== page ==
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Amphibians (greek, “double life”) are a class of animals with vertebrae or backbones. They live part of their lives in water and part on dry land. There are over 3,000 kinds of amphibians known to scientists, most of which have smooth skin without scales. They are the least numerous of all classes of vertebrates. Amphibians first appeared during the Mississippian and Pennsylvanian Periods as land vertebrates. By the Mesozoic Era, the ancestors of present day amphibians appeared probably from the lobe-lunged fish. These ancient fish had lungs and fins with enough muscle and bone to support them on land for a brief period. The prehistoric Labyrinthodontia was one of the first amphibians.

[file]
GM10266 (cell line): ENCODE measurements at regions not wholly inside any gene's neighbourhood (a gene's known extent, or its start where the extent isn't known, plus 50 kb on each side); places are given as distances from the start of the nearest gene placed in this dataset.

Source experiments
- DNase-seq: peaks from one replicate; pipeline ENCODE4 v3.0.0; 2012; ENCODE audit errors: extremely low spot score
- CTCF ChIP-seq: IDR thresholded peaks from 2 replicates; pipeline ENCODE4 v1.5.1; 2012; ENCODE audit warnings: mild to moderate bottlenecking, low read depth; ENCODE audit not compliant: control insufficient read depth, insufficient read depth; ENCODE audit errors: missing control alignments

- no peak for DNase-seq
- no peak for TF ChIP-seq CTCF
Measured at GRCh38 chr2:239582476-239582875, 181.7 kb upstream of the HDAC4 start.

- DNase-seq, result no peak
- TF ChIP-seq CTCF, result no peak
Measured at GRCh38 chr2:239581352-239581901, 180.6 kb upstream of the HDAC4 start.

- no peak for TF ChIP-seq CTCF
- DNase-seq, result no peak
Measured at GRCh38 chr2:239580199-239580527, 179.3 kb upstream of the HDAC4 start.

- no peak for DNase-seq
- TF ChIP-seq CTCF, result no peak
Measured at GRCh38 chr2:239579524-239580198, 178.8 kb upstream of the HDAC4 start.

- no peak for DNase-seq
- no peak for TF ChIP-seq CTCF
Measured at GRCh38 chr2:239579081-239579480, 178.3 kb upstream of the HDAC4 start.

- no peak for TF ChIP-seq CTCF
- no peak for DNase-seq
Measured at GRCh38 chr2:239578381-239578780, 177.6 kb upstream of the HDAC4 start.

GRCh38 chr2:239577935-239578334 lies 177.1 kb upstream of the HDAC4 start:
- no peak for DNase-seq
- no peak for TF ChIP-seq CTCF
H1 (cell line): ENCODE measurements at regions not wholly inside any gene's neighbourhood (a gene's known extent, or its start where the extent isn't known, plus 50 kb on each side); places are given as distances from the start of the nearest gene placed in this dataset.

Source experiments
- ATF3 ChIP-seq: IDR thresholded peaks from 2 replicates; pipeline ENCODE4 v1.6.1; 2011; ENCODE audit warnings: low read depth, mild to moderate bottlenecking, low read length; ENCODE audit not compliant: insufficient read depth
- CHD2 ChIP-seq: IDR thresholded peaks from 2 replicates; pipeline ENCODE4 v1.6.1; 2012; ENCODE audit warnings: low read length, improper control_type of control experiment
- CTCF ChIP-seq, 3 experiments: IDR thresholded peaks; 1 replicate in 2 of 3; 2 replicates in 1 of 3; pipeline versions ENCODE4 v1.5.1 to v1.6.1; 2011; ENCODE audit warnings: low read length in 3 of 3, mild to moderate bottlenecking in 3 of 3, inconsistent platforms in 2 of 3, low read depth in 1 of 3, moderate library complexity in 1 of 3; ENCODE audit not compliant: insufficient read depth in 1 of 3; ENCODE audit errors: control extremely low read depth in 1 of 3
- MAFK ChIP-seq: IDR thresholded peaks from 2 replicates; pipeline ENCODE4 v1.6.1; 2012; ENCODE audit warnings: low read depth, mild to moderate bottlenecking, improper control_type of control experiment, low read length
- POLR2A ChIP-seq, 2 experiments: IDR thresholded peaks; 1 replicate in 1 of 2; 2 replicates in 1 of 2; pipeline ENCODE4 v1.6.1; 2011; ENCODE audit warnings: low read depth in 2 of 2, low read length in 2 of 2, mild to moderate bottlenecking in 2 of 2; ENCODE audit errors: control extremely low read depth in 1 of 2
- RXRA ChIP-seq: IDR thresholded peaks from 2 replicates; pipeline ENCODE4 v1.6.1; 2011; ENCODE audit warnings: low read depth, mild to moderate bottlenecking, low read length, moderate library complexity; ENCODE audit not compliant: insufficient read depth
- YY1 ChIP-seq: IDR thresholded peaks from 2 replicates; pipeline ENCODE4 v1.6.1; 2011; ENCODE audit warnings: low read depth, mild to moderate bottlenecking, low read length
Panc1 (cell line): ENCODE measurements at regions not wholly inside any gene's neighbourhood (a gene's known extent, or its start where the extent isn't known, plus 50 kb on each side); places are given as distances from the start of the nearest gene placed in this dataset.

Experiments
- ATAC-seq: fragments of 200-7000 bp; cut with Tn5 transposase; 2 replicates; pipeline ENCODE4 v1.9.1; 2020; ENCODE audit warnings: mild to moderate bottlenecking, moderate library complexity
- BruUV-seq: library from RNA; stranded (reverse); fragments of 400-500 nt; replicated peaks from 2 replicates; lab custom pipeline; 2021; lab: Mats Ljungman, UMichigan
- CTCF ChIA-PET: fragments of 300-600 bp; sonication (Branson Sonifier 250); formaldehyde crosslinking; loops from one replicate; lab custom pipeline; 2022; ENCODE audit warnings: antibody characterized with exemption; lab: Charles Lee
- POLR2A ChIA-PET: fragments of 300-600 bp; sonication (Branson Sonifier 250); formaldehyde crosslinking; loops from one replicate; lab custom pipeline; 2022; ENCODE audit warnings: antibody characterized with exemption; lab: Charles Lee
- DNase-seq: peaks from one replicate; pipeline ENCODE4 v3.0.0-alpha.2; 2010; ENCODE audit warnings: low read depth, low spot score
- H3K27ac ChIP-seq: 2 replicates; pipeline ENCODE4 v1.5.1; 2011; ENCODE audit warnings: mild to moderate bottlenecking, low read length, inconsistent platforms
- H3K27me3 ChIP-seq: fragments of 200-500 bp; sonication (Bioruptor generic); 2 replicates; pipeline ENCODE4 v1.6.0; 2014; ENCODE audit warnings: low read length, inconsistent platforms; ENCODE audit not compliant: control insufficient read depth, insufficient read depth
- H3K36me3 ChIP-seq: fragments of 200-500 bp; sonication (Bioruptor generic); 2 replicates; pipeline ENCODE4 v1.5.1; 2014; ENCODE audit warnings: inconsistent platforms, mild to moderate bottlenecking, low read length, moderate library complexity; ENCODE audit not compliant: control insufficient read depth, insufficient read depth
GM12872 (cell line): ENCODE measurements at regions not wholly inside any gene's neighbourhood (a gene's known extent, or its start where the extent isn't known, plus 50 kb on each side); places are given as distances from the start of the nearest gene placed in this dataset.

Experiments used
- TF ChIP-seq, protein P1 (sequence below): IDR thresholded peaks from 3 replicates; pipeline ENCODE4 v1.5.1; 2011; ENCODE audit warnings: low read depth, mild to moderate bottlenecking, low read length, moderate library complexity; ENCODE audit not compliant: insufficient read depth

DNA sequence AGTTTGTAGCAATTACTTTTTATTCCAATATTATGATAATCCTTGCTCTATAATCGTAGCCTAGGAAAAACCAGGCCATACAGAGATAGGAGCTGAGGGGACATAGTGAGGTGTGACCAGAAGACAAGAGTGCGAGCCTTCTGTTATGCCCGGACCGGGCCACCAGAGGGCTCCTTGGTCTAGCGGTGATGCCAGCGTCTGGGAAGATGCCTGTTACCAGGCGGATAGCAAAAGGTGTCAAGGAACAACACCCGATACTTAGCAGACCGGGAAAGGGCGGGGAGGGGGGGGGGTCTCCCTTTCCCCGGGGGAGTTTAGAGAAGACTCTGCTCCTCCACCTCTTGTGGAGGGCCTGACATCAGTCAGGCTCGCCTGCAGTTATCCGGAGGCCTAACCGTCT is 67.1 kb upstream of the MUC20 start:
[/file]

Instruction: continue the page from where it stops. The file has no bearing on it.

There are three orders of amphibians: legless caecilians (Cymnophiona or Gymnophonia); salamanders, including newts ...

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